The caregivers of 22 severely head-injured individuals were interviewed at 6 and 12 months post injury to obtain information about the extent of their distress and to investigate the relationship between their distress and two aspects of burden: caregivers' perceptions of the head-injured person's problems and an objective assessment of functional independence. Caregivers reported high levels of distress. The factors associated with caregiver distress included the number of perceived problems at 6 months post injury, the overall level of disability, and certain aspects of functional independence at both 6 and 12 months, particularly if the person required assistance with self-care and home-based tasks. Implications for rehabilitation of both the head-injured individual and his or her caregivers are examined, especially with reference to issues surrounding return to the community.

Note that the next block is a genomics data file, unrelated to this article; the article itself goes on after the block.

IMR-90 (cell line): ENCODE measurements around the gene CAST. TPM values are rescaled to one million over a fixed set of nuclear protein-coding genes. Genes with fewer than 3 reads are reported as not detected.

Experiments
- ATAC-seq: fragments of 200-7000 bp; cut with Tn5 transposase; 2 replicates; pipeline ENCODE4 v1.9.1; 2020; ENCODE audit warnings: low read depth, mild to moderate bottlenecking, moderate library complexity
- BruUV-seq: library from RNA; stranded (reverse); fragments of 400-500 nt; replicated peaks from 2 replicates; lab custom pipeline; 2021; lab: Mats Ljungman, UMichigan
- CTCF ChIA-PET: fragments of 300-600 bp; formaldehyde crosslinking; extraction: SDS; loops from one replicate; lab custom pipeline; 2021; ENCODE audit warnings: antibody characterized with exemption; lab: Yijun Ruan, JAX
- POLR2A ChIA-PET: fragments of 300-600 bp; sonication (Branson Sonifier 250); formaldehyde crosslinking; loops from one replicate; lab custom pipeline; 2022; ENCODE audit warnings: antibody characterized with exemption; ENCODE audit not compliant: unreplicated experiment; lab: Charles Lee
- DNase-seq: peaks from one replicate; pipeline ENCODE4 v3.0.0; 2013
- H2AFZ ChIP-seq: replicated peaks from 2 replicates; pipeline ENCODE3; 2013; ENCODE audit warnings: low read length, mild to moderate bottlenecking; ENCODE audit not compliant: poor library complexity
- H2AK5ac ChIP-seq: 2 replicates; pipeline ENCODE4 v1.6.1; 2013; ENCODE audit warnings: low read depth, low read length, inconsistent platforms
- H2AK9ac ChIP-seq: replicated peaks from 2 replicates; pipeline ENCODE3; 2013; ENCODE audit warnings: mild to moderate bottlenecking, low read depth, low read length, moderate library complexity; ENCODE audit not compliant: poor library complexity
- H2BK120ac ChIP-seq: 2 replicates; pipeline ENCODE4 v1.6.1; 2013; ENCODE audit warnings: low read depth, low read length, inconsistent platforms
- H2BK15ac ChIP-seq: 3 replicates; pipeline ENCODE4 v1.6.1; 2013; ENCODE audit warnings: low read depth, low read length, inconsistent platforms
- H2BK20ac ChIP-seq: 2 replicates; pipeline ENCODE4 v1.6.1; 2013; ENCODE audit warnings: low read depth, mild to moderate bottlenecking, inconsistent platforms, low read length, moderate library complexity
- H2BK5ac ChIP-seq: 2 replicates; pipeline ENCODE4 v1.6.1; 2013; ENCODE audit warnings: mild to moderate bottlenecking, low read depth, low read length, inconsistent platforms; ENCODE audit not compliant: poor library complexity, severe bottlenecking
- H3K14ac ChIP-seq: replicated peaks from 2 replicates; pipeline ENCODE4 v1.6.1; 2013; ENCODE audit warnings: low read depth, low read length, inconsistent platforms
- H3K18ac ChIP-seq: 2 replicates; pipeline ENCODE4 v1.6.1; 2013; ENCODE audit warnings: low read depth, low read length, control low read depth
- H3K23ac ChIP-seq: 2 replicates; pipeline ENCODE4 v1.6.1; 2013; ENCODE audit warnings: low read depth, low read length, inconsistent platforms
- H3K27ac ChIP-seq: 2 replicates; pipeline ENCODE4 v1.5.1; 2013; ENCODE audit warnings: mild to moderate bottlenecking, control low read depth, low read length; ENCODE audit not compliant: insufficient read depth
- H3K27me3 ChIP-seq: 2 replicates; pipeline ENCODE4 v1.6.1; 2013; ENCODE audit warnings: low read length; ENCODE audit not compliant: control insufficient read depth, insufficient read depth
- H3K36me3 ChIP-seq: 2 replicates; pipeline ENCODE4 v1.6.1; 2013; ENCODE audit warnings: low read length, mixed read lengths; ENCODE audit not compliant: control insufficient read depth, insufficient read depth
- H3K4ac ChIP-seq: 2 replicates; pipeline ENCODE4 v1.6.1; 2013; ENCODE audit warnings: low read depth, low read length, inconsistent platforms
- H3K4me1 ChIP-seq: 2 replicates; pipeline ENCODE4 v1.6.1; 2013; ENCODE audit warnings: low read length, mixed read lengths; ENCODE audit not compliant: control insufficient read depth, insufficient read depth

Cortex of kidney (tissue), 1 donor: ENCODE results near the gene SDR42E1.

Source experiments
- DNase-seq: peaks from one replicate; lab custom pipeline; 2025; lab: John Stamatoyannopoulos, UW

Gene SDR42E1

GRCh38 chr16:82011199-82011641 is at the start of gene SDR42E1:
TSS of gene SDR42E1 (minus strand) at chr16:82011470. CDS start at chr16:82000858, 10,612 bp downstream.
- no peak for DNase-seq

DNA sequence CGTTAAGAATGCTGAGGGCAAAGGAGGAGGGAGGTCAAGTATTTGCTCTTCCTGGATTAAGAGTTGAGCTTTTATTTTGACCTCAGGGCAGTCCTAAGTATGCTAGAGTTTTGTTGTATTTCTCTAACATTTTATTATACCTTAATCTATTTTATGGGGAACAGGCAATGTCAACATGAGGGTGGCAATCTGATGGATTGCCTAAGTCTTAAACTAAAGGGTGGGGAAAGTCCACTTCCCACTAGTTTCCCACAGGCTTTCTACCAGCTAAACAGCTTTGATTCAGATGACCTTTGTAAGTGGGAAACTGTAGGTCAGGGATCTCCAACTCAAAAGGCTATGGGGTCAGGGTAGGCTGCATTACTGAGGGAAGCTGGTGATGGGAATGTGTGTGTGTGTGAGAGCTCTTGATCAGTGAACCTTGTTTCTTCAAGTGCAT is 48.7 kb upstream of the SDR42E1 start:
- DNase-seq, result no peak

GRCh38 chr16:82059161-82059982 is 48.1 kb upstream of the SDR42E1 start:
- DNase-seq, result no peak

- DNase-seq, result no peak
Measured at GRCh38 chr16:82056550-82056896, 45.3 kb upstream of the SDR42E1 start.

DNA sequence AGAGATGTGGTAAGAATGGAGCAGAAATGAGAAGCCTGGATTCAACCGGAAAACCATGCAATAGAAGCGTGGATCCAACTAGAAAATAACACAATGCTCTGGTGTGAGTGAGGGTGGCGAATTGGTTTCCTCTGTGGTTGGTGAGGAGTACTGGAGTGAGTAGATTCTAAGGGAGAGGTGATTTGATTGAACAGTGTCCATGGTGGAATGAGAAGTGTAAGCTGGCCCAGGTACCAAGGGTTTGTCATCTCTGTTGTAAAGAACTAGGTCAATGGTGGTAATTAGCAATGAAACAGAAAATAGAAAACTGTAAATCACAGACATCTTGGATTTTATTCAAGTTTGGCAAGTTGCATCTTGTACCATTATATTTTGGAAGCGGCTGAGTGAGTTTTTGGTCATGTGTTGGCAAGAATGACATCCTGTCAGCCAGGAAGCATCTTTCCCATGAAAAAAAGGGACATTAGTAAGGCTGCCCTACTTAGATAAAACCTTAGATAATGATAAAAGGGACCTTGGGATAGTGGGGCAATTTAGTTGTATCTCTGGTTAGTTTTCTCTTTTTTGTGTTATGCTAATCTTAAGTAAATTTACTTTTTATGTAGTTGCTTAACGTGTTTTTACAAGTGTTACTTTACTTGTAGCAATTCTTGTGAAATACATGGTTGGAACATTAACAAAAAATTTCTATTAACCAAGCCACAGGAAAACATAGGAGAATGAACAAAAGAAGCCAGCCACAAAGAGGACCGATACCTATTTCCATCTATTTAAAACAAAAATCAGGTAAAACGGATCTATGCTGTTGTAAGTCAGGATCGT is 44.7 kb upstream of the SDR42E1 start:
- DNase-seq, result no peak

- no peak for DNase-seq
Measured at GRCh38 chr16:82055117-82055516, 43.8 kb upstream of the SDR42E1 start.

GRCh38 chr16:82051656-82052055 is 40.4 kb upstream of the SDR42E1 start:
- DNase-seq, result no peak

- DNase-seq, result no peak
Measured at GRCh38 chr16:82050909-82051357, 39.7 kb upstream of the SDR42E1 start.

|Number of pages||7|
|Journal||Neurorehabilitation and Neural Repair|
|Publication status||Published - Jun 1998|
- Functional outcome
- Head injury
- Newcastle Independence Assessment Form (NIAF)
- Psychological distress